Storm clouds remain
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Komal S. Sri-Kumar is the chief global strategist with US investment firm TCW. This is an edited extract of an article originally published on the Morningstar US website.
Global markets closed the week in a euphoric mood, boosted by the jobs numbers in the United States, and by expectations that European leaders would find a way to bring down unsustainably high Spanish bond yields. On the US front, non-farm job creation of 163,000 for July was above consensus expectations of 100,000.
Coming after particularly poor employment figures in June, this set US markets up for a rally. In Europe, Spanish Prime Minister Mariano Rajoy hinted that he may request a bailout of the Spanish sovereign after all. Until now, he had claimed that 100 billion euros in aid from European official sources would be channelled directly to recapitalise the Spanish banking system.
And since European Central Bank President Mario Draghi had suggested that the European Central Bank (ECB) would buy debt in the secondary market only in the case of countries which had agreed to austerity conditions, Rajoy's move cheered investors in Spanish debt.
ECB - a reversal of position?
Spanish Prime Minister Rajoy's hope that the 100 billion euros in capital that the European Union agreed to infuse in the banking system would obviate the need for a sovereign bailout has not been met. Spanish debt yields have continued to rise and hit a high of over 7.50 per cent on 24 July.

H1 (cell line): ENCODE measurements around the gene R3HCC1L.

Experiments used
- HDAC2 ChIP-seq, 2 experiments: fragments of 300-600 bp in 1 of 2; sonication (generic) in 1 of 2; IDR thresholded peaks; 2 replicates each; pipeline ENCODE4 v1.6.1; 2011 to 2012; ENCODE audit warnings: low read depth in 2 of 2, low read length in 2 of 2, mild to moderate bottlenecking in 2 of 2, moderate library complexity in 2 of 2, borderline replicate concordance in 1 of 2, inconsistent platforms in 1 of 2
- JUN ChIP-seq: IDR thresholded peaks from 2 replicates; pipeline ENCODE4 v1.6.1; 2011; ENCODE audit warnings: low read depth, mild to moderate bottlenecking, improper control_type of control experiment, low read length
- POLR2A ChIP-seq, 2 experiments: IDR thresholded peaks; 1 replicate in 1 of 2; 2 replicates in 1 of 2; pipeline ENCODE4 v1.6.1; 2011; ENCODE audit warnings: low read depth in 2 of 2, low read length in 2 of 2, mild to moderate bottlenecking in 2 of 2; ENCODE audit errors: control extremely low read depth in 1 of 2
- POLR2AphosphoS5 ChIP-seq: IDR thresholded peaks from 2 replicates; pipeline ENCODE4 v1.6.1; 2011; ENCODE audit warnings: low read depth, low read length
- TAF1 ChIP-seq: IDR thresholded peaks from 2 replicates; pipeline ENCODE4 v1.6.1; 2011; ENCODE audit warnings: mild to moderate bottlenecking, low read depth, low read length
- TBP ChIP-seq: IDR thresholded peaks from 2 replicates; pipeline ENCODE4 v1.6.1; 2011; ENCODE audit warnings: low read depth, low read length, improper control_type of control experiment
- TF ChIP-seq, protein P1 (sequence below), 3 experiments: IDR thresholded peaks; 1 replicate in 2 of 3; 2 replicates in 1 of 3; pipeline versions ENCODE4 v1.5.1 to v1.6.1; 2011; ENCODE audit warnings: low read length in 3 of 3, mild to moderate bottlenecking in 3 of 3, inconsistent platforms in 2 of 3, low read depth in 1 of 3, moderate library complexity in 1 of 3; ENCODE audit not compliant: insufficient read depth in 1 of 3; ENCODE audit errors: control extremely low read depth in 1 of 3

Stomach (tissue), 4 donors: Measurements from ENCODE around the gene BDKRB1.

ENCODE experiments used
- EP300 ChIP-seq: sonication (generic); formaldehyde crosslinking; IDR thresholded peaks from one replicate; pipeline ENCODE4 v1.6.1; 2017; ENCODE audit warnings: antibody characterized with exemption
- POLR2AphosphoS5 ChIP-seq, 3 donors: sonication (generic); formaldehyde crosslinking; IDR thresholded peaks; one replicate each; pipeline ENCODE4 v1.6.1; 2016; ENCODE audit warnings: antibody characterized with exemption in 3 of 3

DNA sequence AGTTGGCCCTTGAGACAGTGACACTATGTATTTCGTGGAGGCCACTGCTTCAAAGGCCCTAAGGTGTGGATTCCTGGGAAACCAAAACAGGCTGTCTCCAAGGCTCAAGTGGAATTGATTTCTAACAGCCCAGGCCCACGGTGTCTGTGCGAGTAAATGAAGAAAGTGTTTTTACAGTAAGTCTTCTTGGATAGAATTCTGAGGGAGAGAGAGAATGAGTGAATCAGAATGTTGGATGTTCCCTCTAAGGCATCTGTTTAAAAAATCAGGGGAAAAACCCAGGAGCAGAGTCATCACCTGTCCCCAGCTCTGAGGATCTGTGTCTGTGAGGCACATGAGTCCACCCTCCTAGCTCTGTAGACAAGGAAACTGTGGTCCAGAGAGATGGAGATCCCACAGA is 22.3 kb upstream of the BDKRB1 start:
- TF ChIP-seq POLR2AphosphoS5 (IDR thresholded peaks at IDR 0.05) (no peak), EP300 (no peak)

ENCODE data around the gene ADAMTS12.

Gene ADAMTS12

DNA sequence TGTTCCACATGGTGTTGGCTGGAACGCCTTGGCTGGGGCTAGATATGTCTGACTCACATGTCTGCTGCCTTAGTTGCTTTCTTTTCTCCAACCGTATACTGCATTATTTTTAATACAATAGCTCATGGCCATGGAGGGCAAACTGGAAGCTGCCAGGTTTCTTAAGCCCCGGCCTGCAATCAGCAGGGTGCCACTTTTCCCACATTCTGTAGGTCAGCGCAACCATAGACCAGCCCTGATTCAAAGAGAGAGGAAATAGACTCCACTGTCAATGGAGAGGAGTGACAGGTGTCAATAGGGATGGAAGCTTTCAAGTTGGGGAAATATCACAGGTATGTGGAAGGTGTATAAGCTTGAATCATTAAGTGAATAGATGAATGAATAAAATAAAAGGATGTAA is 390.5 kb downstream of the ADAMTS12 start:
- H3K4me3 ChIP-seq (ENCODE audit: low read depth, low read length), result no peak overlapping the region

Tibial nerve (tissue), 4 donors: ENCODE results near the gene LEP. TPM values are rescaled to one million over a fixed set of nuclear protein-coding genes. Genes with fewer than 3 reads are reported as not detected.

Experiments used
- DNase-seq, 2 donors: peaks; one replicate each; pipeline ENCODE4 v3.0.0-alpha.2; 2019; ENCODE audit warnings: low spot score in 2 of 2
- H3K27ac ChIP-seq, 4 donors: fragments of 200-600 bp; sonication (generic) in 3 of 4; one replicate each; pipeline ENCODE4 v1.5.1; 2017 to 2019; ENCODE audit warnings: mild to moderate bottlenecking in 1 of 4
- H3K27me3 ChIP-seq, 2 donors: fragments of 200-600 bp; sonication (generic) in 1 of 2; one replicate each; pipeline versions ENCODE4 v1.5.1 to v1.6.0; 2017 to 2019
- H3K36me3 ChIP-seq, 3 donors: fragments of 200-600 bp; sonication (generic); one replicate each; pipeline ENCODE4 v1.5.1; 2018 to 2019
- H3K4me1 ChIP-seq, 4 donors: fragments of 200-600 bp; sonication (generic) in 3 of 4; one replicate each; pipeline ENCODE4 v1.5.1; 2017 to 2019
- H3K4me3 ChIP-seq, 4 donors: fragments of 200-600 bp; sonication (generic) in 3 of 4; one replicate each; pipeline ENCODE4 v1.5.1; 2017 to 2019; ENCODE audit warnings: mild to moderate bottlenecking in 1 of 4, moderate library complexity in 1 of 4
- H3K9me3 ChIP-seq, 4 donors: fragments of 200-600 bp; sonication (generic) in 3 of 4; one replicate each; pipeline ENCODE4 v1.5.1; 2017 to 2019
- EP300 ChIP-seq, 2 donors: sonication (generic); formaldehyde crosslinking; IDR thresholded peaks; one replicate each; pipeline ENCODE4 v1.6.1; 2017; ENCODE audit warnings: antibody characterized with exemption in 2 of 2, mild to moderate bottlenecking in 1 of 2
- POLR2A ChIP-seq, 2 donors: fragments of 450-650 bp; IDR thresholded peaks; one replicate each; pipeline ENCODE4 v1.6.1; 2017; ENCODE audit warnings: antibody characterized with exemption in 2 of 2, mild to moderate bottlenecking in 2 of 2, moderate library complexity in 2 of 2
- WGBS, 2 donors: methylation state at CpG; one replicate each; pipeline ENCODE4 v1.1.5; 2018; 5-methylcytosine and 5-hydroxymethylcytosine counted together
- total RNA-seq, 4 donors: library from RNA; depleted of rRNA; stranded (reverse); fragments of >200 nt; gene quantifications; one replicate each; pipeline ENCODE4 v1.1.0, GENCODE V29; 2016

Such a debt yield is unsustainable given Spain's continuing refunding needs, and the large deficit in the country's current account of the balance of payments. Fears the Spanish government may be forced to follow Greece, Ireland and Portugal in seeking an official bailout led to ECB President Draghi's reassuring comments on 26 July.
In a widely followed speech in London, Draghi said the ECB would do everything within its mandate to save the euro. The statement was taken to mean the central bank would join the bailout funds, the European Financial Stability Facility (EFSF) and the European Stability Mechanism (ESM), in buying Spanish paper in the open market.
Debt yields fell sharply during the final days of July - which investors would want to fight the ECB with its unlimited money printing ability?
There was one major stumbling block to the market's optimism. And that is the view of the Bundesbank which, despite the formation of the ECB and the eurozone, still exerts a lot of influence, and treasures its independence. Draghi acknowledged in a press conference last Thursday that the Bundesbank was opposed to the ECB's purchases of the obligations.
Jens Weidmann, President of the Bundesbank and a former adviser to German Chancellor Angela Merkel, has remained opposed to bond purchases by the ECB, fearing they would lead indirectly to financing the European nations' fiscal deficits and, thereby, cause more inflation in coming years.
In a Bundesbank staff magazine published at the end of July, Weidmann emphasised the importance of structural adjustments that had ended Germany's status until the middle of the last decade as "the sick man of Europe".
His prescription to the crisis-ridden peripheral countries? Instead of further ECB easing, "if these countries go through adjustment processes which result in decreases in wages and prices, then this constitutes one-off shifts in the wage and price structure and not deflation".
Bundesbank opposition is probably why Draghi did not indicate at his press conference the specific steps he would undertake to resolve the crisis. He suggested that countries which may need ECB assistance in the future - probably referring to Spain and Italy - should first seek assistance from the EFSF and ESM funds which, in essence, means they need to submit to the EU austerity conditions.